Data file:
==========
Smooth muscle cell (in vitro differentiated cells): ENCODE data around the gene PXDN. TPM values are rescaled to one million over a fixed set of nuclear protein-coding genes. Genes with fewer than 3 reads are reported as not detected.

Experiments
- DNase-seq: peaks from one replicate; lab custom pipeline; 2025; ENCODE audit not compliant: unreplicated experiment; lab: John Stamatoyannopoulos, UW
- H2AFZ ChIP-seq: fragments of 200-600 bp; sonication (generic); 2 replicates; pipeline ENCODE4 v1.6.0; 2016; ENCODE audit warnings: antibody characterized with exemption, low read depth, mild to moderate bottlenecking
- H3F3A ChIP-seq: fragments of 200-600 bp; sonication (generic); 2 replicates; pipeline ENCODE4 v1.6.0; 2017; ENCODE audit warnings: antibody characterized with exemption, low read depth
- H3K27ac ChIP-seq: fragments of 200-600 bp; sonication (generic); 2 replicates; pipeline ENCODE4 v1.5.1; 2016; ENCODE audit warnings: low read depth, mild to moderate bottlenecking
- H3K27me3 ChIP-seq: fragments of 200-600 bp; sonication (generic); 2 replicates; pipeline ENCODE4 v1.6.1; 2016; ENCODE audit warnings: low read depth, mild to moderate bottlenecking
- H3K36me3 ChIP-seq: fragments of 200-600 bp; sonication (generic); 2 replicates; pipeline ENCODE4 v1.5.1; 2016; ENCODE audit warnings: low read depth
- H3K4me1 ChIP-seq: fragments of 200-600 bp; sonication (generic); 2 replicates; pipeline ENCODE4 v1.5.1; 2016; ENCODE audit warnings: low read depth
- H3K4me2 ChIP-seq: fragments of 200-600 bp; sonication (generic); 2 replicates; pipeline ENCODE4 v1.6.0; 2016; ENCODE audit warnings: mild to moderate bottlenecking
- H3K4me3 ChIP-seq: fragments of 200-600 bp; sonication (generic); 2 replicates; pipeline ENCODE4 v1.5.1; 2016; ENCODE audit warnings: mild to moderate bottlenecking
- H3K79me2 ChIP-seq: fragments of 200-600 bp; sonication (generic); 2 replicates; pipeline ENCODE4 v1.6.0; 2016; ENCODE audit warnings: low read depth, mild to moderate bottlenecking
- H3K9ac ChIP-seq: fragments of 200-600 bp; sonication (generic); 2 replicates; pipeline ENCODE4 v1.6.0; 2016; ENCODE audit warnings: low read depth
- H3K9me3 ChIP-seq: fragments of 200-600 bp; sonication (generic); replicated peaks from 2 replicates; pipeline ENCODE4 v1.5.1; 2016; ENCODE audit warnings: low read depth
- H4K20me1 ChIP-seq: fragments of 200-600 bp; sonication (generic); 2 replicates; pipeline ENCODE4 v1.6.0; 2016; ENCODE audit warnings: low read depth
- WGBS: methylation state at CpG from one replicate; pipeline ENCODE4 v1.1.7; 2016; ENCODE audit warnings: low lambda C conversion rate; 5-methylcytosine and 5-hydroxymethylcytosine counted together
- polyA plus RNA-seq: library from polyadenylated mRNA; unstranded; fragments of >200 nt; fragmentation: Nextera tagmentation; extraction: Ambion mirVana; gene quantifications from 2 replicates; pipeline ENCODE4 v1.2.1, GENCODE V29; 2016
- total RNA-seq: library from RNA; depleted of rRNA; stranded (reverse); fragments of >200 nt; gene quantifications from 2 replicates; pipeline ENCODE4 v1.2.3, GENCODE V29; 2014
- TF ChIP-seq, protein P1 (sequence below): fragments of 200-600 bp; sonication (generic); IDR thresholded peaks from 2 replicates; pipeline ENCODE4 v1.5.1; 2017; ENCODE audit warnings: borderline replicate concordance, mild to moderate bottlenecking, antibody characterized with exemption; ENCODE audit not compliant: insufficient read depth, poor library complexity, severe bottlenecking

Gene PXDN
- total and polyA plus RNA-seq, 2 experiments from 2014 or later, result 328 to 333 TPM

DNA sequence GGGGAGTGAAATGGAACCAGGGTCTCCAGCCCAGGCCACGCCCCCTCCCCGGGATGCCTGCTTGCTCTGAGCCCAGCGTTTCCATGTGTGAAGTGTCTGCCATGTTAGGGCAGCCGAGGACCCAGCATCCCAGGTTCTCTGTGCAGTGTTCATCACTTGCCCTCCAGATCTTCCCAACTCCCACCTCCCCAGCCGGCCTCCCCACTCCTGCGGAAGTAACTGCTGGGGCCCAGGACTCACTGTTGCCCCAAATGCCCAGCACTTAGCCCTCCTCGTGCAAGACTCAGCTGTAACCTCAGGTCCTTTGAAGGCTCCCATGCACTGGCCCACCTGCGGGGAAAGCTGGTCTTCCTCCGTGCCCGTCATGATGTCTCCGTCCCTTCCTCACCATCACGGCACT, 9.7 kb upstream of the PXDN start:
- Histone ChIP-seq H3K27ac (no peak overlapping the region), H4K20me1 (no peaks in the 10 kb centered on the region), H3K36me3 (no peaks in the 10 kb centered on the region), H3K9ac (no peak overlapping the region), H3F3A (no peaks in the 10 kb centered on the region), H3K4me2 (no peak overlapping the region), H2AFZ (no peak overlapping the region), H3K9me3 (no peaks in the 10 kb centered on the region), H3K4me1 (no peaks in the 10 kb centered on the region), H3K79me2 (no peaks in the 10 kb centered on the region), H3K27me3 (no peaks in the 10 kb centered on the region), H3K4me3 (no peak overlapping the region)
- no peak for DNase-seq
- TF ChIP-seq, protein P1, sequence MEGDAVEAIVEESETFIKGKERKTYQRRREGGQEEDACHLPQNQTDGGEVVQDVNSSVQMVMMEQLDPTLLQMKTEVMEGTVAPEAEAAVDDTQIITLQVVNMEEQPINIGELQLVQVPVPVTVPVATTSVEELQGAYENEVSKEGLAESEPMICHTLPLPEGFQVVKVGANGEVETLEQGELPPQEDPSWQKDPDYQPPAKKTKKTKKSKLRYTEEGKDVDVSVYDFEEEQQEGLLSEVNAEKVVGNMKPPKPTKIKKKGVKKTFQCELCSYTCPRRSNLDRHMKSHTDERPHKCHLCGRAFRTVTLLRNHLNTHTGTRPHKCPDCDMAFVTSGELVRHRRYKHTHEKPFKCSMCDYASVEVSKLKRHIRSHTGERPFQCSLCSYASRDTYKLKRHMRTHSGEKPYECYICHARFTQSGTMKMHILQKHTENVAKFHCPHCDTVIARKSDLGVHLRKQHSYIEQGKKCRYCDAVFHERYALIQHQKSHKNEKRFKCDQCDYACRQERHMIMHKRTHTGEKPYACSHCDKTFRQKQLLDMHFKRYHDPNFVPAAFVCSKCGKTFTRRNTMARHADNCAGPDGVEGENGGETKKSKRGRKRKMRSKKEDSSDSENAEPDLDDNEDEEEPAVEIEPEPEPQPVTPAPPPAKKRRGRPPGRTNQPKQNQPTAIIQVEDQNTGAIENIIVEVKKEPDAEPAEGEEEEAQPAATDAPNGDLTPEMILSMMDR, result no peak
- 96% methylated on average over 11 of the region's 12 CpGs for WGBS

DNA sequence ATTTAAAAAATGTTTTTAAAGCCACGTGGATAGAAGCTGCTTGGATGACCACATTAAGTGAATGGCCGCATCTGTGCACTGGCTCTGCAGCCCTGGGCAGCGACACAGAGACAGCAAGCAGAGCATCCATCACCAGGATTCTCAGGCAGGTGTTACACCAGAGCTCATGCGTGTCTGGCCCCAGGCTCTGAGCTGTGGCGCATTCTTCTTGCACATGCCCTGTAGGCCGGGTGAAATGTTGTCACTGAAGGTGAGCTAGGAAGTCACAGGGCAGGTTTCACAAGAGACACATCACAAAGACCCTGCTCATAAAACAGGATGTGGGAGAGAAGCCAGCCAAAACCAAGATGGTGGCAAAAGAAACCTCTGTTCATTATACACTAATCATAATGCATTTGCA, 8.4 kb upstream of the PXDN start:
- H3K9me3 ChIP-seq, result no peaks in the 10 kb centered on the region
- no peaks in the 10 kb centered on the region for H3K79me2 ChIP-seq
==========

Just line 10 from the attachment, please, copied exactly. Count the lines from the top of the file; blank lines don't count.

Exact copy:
- H3K4me2 ChIP-seq: fragments of 200-600 bp; sonication (generic); 2 replicates; pipeline ENCODE4 v1.6.0; 2016; ENCODE audit warnings: mild to moderate bottlenecking